l room, said he felt that someone needed to challenge her, rather than assuming the courts
would eventually settle the matter.
'
' "The easiest way for her to go, and to settle this whole issue, is to take it to a vote -just
vote her out of office," he said.
Ms. Belforti said she had no regrets. Her re-election campaign literature consists of a
handout that trumpets her maintenance of nine different record-keeping computer
databases and the She also notes that she is facing a challenger, "because I
have taken a stand on same-sex marriage."
"'I'm totally at peace, because God comes first for me,., she said. "It's not a question at all. If
they want to get me out, you know, I'-ve sh0\ ...'11 them what I can do for 10 years - if that's
not good enough and people want somebody else, that is their choice."
!1, ct L'11s art>ee apr;earec "' :mr>:. ::n .ta. . cr:
9llQe _A' of Nth'.' '-'if.< editicr. w1h ;l;e :oeaa:r;e R;gr;:s CJo;.ce ;;s
::;\vn Clerl< S<c-este:;:s R.cie l:"l Gay Mamage2
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HISTORY
OF THE
CHURCH OF JESUS CHRIST
OF
LATTER-DAY SAINTS
PERIOD I.
History of Joseph Smith, the Prophet
BY HIMSELF
VOLUME I.
AN INTRODUCTION AND NOTES
BY
B. H. ROBERTS
PUBLISHED BY THE CHURCH
Second Edition Revised
---
THE DESERET BOOK COMPANY
Salt Lake City. Utah
1974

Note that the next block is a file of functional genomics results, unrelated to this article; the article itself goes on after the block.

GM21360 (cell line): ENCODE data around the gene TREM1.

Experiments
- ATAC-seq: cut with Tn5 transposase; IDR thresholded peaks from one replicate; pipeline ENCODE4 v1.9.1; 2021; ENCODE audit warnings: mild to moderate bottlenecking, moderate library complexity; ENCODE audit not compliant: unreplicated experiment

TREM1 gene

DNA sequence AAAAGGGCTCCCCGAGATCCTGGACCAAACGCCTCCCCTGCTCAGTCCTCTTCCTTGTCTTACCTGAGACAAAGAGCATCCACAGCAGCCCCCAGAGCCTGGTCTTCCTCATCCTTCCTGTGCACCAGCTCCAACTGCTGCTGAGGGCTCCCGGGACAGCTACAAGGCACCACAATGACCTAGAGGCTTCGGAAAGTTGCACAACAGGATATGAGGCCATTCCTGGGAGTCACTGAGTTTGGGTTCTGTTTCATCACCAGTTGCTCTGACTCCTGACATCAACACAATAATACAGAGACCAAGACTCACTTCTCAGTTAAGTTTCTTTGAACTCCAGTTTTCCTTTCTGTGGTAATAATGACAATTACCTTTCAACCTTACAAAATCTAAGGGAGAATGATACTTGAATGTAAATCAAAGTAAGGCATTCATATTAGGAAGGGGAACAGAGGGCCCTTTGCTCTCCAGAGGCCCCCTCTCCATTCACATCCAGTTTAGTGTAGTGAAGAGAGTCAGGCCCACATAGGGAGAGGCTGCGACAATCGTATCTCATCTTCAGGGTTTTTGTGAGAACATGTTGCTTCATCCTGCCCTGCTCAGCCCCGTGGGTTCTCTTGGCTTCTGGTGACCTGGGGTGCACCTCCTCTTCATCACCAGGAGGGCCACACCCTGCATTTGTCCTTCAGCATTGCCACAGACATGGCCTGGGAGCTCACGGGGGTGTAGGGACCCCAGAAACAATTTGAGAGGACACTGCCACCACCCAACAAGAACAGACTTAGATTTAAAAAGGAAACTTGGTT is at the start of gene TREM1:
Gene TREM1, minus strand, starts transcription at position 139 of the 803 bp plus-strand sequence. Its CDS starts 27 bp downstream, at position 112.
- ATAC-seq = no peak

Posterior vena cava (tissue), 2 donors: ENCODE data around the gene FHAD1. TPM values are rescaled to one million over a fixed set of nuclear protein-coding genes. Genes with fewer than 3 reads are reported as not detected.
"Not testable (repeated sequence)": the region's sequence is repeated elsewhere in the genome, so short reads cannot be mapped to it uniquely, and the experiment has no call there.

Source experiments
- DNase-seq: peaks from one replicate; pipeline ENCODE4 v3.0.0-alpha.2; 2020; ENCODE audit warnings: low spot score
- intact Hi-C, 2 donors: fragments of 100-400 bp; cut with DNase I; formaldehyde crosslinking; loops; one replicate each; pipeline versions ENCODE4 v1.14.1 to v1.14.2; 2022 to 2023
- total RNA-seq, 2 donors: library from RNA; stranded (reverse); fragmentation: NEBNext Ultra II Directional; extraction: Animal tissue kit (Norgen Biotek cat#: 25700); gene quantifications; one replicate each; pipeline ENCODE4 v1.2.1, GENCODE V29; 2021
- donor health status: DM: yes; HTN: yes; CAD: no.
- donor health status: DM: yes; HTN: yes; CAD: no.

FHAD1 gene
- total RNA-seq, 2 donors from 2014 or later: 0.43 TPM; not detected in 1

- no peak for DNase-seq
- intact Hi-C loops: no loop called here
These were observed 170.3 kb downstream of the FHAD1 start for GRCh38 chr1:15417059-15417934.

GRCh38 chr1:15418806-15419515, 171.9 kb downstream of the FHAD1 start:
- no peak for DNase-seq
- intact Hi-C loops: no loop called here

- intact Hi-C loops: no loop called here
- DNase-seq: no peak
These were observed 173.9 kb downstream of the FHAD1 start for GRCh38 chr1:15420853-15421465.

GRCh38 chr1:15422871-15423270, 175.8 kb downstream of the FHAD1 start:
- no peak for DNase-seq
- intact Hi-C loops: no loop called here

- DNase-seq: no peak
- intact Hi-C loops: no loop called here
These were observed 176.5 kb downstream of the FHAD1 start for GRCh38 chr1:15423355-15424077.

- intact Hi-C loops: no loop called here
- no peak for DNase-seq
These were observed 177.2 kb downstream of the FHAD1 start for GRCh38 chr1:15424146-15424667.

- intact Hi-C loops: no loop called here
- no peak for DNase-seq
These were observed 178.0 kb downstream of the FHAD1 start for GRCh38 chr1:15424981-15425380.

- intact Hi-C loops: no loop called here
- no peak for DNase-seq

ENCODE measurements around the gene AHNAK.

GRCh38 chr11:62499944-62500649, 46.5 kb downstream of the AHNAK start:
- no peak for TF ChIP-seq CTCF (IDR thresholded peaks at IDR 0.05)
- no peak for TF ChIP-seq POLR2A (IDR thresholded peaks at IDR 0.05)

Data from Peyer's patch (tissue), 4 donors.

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394 HISTORY OF THE CHURCH
[A. D. 1833
Early in the morning of the 23rd of July, the mob
again assembled, armed with weapons of
The Second
Gathering of war, and bearing a red flag; whereupon the
the Mob.
Elders, led by the Spirit of God, and in order
to save time, and stop the effusion of blood, entered
into a treaty with the mob, to leave the county with-
in a certain time.* The treaty was as follows:
Memorandum of argeement between the undersigned of the Mormon
Society in Jackson County, Missouri, and a committee appointed by
a public meeting of the citizens of said county, made on the 23rd day
of July, 1833.
It is understood that the undersigned members of the society, do
give their solemn pledges, each for himself, as follows, to-wir:-
That Oliver Cowdery, W. W. Phelps, William M'Lellin, Edward
Partridge, Lyman Wight. Simeon Carter, Peter and John Whitmer,